It’s been a crazy week here at the farm. Monday Renaissance Man whisked me away to the Oregon Garden Resort for a night; we came home Tuesday late afternoon, and then headed off again with the boys to Mt. Hood yesterday for a field trip. Whew! And we still managed some homeschool stuff to boot.
I’ve also participated in a few blog hops/carnivals/link up parties. Have you seen these? They are so fun. If you are a blogger, you can participate in them yourself. Debbie from Easy Natural Food showed me how be in one.
I haven’t had time to do any writing this week, but boy, oh, boy, it sure has been a blast to link up my Easy Peasy Lemon Squeazy Mayo blog and then watch all the wonderful people come visit and leave really nice comments. I think I am addicted.
Anyway, back to the Morning Chores. Last week I showed you the beginnings of my morning chores, today we’ll head up through the mud to the barn.
Yep. There’s a lot of this stuff.
So much so that we started putting in these little concrete squares everywhere. They work beautifully. See how the grass grows up all around them? Just last year that green was all brown gooshy stuff. I. Will. Conquer. The. Mud.
Okay. Sorry. Enough of the mud. On to the barn.
Ew. Alien hand opening barn door.
Don’t you just love my black door. I got it for free. Yep. I’m like that. I get free stuff occasionally. The only bad thing is that my free door doesn’t always latch so well. And on occasion, the wind has been known to swing it open. The goats love that. Just a few days ago, I came out to the barn and noticed only one goat was around. Very unusual. Our goats don’t always especially love one another, but they are never too far apart. Protection in numbers, I guess. Well, low and behold…
This little lady was in the dairy parlor all by herself. The door must have swung open with the wind, she entered thinking, “Woo. Hoo. Free alfalfa.”, then the door slammed behind her with another gust of wind. I don’t know how long she was trapped, but the amount of poop I found on the floor suggested a few hours. Sigh.
Let’s peek into my oh-so-nice-and-neat dairy parlor/barn, shall we.
I really do have a reasonable explanation as to why this looks like a goat was stuck in here for hours by herself. But I won’t bore you. Let’s just say the hay bales have attacked the dairy parlor and leave it at that.
Once inside the dairy parlor, the goats make sure to meet me on the other side of the barn. They know there will soon be fresh alfalfa in their trough.
To say they are eager might be a bit of an understatement.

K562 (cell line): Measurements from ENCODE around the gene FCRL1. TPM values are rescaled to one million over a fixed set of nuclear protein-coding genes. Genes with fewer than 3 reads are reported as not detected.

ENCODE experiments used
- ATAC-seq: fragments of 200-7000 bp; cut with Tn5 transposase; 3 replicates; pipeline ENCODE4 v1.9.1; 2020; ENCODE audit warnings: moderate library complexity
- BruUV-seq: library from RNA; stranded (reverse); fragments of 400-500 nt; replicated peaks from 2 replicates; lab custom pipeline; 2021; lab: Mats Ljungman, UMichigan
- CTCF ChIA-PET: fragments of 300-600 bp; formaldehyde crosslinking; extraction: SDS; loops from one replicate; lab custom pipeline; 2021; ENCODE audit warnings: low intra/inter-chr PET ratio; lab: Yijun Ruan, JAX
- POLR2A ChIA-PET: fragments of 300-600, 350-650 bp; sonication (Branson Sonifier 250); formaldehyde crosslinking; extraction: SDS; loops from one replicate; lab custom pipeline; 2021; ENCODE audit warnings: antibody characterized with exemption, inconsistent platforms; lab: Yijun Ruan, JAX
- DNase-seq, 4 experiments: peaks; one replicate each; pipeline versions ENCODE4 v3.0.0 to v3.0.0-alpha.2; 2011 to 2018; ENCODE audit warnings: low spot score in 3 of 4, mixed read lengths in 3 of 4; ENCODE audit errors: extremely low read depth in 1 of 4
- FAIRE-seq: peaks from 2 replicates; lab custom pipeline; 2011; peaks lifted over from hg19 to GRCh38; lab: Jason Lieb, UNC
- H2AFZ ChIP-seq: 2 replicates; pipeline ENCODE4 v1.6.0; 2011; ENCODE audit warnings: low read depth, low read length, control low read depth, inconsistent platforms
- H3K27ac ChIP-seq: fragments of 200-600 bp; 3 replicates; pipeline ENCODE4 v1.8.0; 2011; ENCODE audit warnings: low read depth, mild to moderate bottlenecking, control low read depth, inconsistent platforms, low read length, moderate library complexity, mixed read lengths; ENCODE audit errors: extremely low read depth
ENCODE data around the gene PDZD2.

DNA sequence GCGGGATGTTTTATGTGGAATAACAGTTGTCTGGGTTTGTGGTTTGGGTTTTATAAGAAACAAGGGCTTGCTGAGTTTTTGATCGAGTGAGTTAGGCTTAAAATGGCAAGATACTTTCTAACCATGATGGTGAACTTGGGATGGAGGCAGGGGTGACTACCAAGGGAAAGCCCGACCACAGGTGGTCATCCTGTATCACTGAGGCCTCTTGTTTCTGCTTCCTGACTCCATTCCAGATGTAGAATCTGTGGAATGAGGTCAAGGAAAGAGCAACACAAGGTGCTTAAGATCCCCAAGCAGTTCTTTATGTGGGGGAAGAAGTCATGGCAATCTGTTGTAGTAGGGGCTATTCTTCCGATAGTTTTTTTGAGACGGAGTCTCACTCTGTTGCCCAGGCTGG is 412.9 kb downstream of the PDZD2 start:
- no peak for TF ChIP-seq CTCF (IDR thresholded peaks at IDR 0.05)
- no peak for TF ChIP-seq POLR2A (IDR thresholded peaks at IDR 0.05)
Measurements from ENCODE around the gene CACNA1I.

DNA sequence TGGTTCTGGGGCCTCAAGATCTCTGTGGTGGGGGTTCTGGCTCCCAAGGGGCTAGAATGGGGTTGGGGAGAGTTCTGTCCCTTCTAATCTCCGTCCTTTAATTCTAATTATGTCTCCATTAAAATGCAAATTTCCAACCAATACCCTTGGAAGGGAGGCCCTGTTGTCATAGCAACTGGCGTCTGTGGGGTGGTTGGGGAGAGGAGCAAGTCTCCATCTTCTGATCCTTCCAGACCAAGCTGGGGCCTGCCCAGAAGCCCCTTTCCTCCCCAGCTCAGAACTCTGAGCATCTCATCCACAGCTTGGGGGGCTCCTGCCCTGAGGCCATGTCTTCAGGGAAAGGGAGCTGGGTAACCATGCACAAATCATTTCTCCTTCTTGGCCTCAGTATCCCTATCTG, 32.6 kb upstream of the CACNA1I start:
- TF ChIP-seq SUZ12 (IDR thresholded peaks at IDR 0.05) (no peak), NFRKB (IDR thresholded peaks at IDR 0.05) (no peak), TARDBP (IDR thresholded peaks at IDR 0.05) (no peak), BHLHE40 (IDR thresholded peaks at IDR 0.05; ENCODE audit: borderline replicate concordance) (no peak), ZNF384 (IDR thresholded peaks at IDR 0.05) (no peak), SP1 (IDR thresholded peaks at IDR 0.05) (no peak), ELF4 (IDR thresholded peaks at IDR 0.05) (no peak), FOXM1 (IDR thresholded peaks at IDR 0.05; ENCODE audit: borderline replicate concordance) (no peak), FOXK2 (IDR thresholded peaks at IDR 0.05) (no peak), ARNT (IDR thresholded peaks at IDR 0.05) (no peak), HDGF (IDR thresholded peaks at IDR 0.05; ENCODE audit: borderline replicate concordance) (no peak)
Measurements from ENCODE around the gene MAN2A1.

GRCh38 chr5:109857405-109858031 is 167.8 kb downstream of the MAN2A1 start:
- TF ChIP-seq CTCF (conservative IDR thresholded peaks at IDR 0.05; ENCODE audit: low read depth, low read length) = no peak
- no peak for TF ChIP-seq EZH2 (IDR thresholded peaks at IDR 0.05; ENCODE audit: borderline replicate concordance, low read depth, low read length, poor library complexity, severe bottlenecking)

“Hey, lady. Speed it up.”
“Hold your horses, ladies. I’m working on it. Let me get my gloves on.”
Note: Yes, that is a hammer under those gloves. “Why on earth would you need a hammer in your barn, Kathleen?” I’m so glad you asked. Why, it’s for busting up ice in the water trough during the brief cold spats we have around here.
Now, I’m outfitted for the job. Time to grab some alfalfa.
And give to the girls.
My boys say this is ‘first person’ photography. If you have boys and they’ve ever played a first person shooter video game, you’ll know what they mean. Anyway, it made me giggle and impressed the socks off of them. I love it when I’m cool.
Now it’s time to clean up some poop.
And here are my tools: a dog poop scoop and a couple of 5 gallon buckets.
I know. It’s unsightly. But it’s got to be done. I try to keep the manure load low on our fields.
What’s manure load? The amount of poop on your pastures. If you get too much, it not only gets stinky, but it’s a breeding ground for parasites. Parasites = Bad stuff for goats. Apparently, where we live in Oregon is an especially nice place for a parasite to live. It’s very wet most of the year and the temperatures are very mild. So, scooping poop is just going to be a regular thing for me, I guess.
Well, the excitement never ends. I tried to get you a nice close up of the goat berries (that’s goat poop), but I guess you’ll just have to take my word for it…that’s a bucket of poop.
Come on back next week, when I’ll show you what we do with the ‘berries’. I know. How can I leave you hanging like this? Don’t worry, pretty soon I’ll show you how I do the milking. That’s the fun part. Hee. Hee.